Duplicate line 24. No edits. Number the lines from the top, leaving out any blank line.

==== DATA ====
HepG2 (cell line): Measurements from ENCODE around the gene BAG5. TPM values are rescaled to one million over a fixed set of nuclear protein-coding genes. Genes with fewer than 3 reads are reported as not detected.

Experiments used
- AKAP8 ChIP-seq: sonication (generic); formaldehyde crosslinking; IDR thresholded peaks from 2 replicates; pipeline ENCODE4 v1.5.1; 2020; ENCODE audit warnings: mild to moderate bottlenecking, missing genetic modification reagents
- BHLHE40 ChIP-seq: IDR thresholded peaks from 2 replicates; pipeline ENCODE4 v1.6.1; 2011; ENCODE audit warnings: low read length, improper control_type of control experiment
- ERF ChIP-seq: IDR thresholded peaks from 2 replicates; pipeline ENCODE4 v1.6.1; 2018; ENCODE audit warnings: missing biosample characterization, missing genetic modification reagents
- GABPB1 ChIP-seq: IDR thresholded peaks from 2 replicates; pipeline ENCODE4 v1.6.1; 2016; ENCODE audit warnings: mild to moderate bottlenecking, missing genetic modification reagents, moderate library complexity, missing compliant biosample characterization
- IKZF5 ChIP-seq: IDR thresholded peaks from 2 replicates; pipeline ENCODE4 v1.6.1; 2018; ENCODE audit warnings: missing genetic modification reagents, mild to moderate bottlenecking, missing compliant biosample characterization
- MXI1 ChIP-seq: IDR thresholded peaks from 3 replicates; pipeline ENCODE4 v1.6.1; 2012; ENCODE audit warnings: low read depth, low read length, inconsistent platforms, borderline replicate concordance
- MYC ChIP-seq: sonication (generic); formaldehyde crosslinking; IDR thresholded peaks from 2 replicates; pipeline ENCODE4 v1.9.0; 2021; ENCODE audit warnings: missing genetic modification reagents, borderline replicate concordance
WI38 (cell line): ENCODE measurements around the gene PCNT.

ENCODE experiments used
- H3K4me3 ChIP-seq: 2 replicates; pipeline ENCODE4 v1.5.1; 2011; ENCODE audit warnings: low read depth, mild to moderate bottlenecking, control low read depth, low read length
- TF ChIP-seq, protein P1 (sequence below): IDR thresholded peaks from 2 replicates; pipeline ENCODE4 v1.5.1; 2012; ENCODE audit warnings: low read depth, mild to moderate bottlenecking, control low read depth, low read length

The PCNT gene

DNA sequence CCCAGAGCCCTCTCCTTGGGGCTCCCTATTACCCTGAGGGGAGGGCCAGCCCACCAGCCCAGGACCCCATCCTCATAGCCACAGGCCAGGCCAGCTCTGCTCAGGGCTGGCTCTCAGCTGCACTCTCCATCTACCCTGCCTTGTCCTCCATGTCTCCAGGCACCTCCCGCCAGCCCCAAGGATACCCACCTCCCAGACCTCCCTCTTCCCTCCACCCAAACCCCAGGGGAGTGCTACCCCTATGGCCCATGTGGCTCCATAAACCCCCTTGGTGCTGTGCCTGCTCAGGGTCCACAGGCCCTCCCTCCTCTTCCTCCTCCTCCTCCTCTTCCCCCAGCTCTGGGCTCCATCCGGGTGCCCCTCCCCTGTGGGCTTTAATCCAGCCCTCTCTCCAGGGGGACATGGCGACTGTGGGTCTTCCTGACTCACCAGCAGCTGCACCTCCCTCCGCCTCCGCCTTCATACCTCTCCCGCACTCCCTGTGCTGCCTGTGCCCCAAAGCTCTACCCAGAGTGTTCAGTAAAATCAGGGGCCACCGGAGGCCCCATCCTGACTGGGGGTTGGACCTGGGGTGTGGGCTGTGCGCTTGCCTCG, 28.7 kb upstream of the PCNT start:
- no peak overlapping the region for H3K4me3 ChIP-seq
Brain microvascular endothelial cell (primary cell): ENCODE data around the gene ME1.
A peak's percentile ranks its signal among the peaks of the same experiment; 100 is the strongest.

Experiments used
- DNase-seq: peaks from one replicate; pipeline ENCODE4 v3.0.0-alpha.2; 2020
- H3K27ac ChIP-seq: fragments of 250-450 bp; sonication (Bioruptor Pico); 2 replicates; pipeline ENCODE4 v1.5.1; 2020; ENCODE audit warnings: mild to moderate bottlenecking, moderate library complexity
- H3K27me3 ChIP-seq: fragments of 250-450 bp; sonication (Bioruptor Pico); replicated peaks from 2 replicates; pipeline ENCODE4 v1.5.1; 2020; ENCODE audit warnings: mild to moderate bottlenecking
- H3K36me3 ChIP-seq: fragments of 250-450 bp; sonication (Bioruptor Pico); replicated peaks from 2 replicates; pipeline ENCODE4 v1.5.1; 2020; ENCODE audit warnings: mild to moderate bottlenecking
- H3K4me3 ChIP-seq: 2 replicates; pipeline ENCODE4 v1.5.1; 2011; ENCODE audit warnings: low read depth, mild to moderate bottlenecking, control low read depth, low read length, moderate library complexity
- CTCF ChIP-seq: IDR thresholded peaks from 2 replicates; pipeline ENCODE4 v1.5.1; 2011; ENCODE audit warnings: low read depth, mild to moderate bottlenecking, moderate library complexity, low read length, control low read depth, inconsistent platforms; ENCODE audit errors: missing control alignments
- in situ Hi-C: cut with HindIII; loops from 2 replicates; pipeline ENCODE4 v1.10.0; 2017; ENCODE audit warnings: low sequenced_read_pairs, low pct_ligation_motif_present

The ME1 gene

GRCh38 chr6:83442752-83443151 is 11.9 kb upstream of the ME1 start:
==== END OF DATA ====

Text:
- H3K4me3 ChIP-seq: 2 replicates; pipeline ENCODE4 v1.5.1; 2011; ENCODE audit warnings: low read depth, mild to moderate bottlenecking, control low read depth, low read length, moderate library complexity